I’m a huge Eric Clapton fan, particularly of his blues output, always have been, always will be. There’s only one artist I’ve seen in concert more time that EC, but more on that later.

One of the things I’ve always found interesting and admirable about him is his desire to collaborate with other artists, to try and stretch himself a little bit farther. It’s also evident in the vast array of wonderful blues guitarists he’s recorded with or gone on tour with over the years, either as sidemen or as opening acts. Mark Knopfler, Derek Trucks, Jimmy Vaughn, Bonnie Raitt, Doyle Bramhall II, Robert Cray, Jeff Beck, Albert Lee, George Harrison and others. The Collaborations and Guest Appearances part of his discography speaks for itself.

He’s also recorded a bunch of collaborative albums in the latter stages of his career, say the last 10 years or so, and I thought I’d highlight five of them here.

So, here’s a sampling of some of Clapton’s recently recorded collaborative outings.

  • Riding with the King by BB King and Eric Clapton. Remember I mentioned that there was only one artist I’ve seen in concert more often than Eric Clapton. Yes, that would be BB King, who I’ve adored since watching him on the Johnny Carson Show with my father when I was a kid. Riding With the King is a terrific blues rock CD.

  • Danger by JJ Cale and Eric Clapton. I guess you could say that JJ Cale was always Clapton’s muse for the laid back side of his work. A few years ago they collaborated on a, yes, very laid back CD called The Road to Escondido. Laid back or not, it’s well worth a listen. It’ll grow on you.
  • Outside Woman Blues by Cream. I guess it’s a bit of a stretch to call the 2005 Cream reunion a collaboration rather than just a reunion, but since it had been so long since Clapton had worked with Ginger Baker and Jack Bruce and they did a bunch of non-Cream blues tunes, I’ll just go for it. They released a CD of their Royal Albert Hall concert, Royal Albert Hall: London May 2-3-5-6 2005.
  • Forever Man by Steve Winwood and Eric Clapton. Clapton and Steve Winwood were in Blind Faith together back in the 60s, but had never toured together as a duo. They remedied that a few years ago and released a CD with highlights of the tour:Live from Madison Square Garden. Their set list was a nice amalgamation of rock standards as well as Clapton and Winwood solo tunes.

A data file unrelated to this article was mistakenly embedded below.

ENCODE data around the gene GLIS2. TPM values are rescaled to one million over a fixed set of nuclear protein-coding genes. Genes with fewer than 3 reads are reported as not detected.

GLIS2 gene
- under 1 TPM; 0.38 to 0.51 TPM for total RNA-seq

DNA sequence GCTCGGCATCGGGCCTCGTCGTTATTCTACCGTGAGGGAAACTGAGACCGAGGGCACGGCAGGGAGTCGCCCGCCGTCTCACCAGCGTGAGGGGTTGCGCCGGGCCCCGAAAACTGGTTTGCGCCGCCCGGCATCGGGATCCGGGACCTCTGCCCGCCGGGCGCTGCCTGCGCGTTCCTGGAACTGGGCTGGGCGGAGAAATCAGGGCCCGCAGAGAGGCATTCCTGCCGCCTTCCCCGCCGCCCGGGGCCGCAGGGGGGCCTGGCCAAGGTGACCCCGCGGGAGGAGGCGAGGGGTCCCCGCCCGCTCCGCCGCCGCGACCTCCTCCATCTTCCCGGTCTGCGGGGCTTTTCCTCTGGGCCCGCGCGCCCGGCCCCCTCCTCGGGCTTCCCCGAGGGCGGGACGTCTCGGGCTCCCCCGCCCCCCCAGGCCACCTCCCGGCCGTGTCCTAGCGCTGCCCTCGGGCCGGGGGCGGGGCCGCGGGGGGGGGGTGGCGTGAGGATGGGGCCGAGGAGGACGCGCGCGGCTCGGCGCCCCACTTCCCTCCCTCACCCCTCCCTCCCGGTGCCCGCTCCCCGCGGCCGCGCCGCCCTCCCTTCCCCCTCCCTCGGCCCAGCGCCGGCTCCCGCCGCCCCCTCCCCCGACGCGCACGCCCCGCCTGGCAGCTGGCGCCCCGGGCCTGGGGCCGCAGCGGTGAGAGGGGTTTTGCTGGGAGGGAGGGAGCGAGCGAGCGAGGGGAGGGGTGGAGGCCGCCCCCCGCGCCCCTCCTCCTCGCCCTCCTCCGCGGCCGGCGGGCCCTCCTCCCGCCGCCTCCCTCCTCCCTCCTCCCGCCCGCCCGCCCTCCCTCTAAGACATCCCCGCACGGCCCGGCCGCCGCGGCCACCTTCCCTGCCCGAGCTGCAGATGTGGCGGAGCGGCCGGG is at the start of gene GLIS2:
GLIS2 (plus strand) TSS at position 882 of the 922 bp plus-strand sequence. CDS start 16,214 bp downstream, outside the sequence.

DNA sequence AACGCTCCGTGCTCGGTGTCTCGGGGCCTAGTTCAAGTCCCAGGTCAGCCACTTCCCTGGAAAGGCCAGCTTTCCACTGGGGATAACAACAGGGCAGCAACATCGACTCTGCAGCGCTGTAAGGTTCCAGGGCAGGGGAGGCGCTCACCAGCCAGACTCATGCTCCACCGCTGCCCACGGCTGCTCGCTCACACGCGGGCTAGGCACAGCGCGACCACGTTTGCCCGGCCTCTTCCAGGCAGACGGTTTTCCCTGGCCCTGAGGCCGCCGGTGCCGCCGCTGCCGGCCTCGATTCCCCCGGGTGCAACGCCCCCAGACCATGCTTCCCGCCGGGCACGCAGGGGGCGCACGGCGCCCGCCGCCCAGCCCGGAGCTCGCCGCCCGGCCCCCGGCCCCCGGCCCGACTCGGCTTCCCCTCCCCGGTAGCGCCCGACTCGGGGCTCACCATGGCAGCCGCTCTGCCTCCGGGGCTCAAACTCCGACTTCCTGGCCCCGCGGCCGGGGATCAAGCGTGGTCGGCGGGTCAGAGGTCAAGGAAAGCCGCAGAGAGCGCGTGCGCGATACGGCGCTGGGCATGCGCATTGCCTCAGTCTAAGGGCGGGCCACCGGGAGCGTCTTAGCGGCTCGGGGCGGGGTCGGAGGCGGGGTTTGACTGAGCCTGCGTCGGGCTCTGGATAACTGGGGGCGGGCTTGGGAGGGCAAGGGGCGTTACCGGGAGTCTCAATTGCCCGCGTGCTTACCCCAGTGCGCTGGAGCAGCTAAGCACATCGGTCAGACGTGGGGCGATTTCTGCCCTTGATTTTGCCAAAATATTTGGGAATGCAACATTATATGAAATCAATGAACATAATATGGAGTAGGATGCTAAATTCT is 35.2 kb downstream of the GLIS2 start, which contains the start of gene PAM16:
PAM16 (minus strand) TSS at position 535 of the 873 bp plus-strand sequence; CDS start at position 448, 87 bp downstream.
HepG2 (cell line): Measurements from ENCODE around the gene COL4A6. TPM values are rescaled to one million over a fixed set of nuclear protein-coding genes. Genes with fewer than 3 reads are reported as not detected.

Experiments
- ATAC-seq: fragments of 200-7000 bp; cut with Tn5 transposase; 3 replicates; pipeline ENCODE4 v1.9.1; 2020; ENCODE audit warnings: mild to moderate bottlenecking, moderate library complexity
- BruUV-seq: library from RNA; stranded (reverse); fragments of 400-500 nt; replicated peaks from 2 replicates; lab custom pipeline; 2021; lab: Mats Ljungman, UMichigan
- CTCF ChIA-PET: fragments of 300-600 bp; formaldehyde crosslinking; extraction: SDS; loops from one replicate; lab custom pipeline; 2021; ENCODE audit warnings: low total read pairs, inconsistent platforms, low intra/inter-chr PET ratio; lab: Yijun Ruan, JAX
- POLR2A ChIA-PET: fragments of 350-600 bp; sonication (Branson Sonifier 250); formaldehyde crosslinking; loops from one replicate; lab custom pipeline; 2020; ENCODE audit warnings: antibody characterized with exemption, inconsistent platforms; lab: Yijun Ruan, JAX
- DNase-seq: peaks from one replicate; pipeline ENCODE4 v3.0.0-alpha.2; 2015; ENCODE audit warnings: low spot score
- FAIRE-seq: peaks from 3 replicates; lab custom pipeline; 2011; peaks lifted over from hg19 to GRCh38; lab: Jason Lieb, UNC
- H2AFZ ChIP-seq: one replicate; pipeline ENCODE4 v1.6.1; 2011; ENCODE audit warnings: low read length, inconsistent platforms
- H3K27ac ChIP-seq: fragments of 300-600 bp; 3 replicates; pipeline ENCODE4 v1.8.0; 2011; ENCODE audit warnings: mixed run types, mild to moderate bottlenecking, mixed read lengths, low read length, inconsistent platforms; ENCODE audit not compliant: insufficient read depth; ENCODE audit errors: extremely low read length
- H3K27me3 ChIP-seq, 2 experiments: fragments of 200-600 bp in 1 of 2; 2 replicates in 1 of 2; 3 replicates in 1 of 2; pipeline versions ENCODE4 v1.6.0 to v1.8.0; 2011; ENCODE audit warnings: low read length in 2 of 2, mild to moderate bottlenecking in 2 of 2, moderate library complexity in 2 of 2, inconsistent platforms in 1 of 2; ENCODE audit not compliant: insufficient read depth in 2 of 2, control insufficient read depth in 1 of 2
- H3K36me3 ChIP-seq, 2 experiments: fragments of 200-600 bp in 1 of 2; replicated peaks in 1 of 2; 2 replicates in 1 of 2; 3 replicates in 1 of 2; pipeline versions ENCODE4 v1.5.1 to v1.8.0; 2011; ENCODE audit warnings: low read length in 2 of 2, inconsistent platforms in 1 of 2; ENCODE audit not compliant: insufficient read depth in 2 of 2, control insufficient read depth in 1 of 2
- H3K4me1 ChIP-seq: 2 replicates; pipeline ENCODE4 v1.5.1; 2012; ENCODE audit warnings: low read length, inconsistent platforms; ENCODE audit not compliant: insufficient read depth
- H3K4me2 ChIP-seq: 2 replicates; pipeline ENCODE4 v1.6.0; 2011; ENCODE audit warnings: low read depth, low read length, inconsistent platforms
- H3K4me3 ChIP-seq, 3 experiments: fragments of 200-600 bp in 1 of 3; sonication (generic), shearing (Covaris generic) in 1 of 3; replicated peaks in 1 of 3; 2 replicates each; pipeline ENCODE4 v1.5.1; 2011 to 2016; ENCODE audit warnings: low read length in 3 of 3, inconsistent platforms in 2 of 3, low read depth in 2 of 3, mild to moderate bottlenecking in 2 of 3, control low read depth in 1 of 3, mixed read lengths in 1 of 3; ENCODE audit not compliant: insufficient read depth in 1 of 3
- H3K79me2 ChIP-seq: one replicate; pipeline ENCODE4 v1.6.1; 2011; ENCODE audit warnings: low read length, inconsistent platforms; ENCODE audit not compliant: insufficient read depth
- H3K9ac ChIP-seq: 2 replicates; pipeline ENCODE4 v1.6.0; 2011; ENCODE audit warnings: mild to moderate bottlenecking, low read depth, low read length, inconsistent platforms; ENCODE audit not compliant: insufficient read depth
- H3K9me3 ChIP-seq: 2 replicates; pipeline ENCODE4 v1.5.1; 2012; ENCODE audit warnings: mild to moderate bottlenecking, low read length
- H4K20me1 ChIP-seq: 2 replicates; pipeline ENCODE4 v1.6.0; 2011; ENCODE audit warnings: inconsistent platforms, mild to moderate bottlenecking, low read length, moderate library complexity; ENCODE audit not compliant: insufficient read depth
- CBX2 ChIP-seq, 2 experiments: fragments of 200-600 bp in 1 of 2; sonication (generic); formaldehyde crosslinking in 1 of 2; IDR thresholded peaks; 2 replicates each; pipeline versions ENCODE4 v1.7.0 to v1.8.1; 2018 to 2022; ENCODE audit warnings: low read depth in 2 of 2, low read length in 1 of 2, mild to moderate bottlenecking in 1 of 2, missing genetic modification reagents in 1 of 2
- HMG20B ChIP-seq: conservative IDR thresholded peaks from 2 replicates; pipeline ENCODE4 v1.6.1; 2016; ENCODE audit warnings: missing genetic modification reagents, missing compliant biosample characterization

• Layla by Wynton Marsalis and Eric Clapton. The whole impetus for doing this Clapton list this week is the immanent release of his latest collaborative project, this one with jazzman Wynton Marsalis: Wynton Marsalis & Eric Clapton Play The Blues. The version of Layla that is featured here is a pretty radical reworking of the song, something that Clapton has done a few times before but never quite this way. I’m looking forward to hearing the rest!

If you like these, I’d recommend you troll around on YouTube where you’ll find a wide array of performances with Clapton in various collaborative settings. I like this one of Tell the Truth.

Comments

  1. #1 kevin R
    September 12, 2011

    Let me begin my saying I would gladly give my left testicle to have half the talent of EC. Talent alone does not account for a body of work that spawns decades and includes dozens of songs that are considered classics by a huge following of blues and rock fans. It takes a huge amount of work, effort and dedication to keep succeeding in a musical world that is so far removed from the british blues scene of the early sixties that first brought him fame and acclaim.

    Intellectually, I know all that. Despite that, I have never really been a fan. I have tried to like his music. I can play a few of his songs on guitar (rather badly, I must confess). I am in my 50’s so I grew up with Eric Clapton on the radio, played at parties and friends houses, and with 99% of the guitar players (good and bad) I ever met trying to copy his licks.

    I really wish I could hear him the way other people do. He just never really did it for me, and I cannot say why

  2. #2 John Dupuis
    September 13, 2011

    Kevin, That’s definitely my experience with this sort of thing. There can be some artist that everyone else seems to love but just doesn’t do it for you.

    And Clapton can definitely be polarizing in some ways.

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